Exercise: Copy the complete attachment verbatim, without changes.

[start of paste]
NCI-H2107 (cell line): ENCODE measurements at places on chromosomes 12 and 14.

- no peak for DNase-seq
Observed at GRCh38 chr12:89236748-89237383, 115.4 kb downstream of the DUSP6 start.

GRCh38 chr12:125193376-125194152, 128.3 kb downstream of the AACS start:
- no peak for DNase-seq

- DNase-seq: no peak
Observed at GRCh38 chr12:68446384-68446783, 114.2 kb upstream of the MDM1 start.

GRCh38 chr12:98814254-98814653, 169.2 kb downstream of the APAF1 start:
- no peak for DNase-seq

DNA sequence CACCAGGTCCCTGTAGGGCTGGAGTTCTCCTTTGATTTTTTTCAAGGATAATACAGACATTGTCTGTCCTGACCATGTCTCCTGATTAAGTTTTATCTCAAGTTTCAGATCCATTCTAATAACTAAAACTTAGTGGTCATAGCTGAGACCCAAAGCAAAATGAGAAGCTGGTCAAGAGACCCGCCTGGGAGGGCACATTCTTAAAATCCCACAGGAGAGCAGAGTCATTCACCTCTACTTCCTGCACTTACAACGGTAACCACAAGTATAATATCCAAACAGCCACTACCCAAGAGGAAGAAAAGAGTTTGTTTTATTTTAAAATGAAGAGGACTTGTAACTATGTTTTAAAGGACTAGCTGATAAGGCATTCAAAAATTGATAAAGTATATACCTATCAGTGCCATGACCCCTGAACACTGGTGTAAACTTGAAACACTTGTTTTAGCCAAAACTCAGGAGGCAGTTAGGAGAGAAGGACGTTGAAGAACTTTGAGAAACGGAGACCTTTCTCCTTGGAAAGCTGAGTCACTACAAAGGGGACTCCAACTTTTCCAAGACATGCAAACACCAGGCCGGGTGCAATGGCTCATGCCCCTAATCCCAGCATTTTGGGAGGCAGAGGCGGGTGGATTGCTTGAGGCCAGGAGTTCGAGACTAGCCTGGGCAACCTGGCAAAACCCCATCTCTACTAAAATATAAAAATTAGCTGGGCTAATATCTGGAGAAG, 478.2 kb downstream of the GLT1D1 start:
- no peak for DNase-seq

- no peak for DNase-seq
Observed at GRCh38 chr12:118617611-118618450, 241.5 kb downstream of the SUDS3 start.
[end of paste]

NCI-H2107 (cell line): ENCODE measurements at places on chromosomes 12 and 14.

- no peak for DNase-seq
Observed at GRCh38 chr12:89236748-89237383, 115.4 kb downstream of the DUSP6 start.

GRCh38 chr12:125193376-125194152, 128.3 kb downstream of the AACS start:
- no peak for DNase-seq

- DNase-seq: no peak
Observed at GRCh38 chr12:68446384-68446783, 114.2 kb upstream of the MDM1 start.

GRCh38 chr12:98814254-98814653, 169.2 kb downstream of the APAF1 start:
- no peak for DNase-seq

DNA sequence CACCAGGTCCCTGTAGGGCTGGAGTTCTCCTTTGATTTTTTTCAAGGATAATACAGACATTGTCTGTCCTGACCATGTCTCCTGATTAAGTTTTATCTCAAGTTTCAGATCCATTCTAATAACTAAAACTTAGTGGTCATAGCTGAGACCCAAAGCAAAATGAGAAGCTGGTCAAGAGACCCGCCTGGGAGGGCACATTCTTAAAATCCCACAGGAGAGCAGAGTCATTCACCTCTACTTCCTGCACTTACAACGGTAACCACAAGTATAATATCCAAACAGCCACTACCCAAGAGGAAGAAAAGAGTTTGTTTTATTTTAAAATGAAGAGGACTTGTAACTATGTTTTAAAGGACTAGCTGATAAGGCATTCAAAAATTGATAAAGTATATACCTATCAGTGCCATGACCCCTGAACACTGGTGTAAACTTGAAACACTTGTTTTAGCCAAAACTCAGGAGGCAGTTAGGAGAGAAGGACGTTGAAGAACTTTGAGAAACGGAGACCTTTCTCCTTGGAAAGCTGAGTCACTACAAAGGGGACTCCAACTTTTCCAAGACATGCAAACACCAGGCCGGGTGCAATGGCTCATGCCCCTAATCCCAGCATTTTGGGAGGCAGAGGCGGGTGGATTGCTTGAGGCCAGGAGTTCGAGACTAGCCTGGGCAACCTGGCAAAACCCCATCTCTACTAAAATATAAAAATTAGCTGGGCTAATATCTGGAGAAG, 478.2 kb downstream of the GLT1D1 start:
- no peak for DNase-seq

- no peak for DNase-seq
Observed at GRCh38 chr12:118617611-118618450, 241.5 kb downstream of the SUDS3 start.